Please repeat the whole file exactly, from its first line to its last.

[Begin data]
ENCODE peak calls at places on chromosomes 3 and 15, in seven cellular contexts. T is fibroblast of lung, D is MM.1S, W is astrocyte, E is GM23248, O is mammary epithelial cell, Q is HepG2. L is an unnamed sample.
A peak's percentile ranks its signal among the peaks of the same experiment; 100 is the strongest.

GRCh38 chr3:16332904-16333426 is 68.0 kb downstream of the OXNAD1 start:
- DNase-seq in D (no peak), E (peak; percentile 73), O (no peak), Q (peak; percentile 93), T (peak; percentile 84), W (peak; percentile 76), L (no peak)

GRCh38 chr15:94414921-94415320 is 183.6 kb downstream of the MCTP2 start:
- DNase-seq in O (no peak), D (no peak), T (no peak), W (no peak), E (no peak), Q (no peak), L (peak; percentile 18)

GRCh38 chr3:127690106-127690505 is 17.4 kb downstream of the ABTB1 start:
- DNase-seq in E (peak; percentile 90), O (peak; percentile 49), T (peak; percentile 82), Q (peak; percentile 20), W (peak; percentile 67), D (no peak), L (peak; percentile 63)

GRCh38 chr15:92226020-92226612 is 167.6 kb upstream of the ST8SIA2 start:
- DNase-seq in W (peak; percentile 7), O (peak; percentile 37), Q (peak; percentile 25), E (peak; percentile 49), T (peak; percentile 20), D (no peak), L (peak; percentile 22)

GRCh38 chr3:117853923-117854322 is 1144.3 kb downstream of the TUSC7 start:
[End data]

ENCODE peak calls at places on chromosomes 3 and 15, in seven cellular contexts. T is fibroblast of lung, D is MM.1S, W is astrocyte, E is GM23248, O is mammary epithelial cell, Q is HepG2. L is an unnamed sample.
A peak's percentile ranks its signal among the peaks of the same experiment; 100 is the strongest.

GRCh38 chr3:16332904-16333426 is 68.0 kb downstream of the OXNAD1 start:
- DNase-seq in D (no peak), E (peak; percentile 73), O (no peak), Q (peak; percentile 93), T (peak; percentile 84), W (peak; percentile 76), L (no peak)

GRCh38 chr15:94414921-94415320 is 183.6 kb downstream of the MCTP2 start:
- DNase-seq in O (no peak), D (no peak), T (no peak), W (no peak), E (no peak), Q (no peak), L (peak; percentile 18)

GRCh38 chr3:127690106-127690505 is 17.4 kb downstream of the ABTB1 start:
- DNase-seq in E (peak; percentile 90), O (peak; percentile 49), T (peak; percentile 82), Q (peak; percentile 20), W (peak; percentile 67), D (no peak), L (peak; percentile 63)

GRCh38 chr15:92226020-92226612 is 167.6 kb upstream of the ST8SIA2 start:
- DNase-seq in W (peak; percentile 7), O (peak; percentile 37), Q (peak; percentile 25), E (peak; percentile 49), T (peak; percentile 20), D (no peak), L (peak; percentile 22)

GRCh38 chr3:117853923-117854322 is 1144.3 kb downstream of the TUSC7 start: